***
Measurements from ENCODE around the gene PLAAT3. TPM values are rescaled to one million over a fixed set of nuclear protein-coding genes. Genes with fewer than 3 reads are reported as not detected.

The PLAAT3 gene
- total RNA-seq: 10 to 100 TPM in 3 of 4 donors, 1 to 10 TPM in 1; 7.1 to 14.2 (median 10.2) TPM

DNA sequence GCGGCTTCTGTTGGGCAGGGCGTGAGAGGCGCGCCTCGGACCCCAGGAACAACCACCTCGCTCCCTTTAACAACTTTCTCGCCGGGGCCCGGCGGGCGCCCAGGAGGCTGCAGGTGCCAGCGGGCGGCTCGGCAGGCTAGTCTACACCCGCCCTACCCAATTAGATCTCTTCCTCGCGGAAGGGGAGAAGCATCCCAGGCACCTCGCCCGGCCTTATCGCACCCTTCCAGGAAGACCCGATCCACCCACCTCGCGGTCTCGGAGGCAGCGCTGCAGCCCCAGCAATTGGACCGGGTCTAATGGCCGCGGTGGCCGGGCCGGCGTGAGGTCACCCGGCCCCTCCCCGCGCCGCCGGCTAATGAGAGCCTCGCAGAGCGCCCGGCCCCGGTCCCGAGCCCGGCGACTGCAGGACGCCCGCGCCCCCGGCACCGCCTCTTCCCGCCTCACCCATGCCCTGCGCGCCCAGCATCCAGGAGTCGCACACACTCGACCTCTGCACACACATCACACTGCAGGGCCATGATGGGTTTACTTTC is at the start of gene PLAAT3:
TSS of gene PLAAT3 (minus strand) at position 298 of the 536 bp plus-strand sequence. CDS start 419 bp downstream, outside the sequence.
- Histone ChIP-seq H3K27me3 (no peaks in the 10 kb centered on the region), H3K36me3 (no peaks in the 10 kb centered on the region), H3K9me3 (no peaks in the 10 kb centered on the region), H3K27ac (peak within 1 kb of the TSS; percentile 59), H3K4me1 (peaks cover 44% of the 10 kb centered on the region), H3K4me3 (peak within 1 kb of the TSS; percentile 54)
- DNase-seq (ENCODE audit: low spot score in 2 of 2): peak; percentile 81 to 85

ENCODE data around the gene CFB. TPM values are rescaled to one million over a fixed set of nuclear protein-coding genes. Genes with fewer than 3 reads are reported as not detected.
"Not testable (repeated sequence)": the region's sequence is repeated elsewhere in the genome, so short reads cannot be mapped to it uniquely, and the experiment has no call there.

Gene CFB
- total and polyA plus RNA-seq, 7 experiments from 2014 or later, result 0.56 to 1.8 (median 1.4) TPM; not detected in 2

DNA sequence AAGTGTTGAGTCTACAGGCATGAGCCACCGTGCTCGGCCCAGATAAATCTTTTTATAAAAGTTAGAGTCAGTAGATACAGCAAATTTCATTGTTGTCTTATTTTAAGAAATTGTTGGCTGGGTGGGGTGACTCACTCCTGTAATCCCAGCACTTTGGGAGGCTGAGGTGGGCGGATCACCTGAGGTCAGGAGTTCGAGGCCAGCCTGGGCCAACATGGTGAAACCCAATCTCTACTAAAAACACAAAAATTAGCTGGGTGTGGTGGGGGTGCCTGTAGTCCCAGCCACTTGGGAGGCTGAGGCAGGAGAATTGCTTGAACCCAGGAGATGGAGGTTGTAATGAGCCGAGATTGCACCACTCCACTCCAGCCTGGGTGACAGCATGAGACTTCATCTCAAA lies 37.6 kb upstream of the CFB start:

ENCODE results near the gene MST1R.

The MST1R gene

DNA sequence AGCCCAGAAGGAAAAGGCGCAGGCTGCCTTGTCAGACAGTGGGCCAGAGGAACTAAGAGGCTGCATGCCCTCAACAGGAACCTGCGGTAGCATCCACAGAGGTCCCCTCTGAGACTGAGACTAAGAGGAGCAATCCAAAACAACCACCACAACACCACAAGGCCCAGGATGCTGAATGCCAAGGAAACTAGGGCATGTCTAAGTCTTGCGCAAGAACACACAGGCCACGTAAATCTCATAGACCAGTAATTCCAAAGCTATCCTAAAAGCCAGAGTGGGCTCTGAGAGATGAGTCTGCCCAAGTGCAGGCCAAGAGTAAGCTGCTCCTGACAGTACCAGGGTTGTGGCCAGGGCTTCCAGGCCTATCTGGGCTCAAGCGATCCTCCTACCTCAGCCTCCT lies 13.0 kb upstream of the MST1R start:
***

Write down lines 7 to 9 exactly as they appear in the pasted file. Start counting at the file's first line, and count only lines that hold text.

- DNase-seq (ENCODE audit: low spot score in 2 of 2): peak; percentile 81 to 85

ENCODE data around the gene CFB. TPM values are rescaled to one million over a fixed set of nuclear protein-coding genes. Genes with fewer than 3 reads are reported as not detected.
"Not testable (repeated sequence)": the region's sequence is repeated elsewhere in the genome, so short reads cannot be mapped to it uniquely, and the experiment has no call there.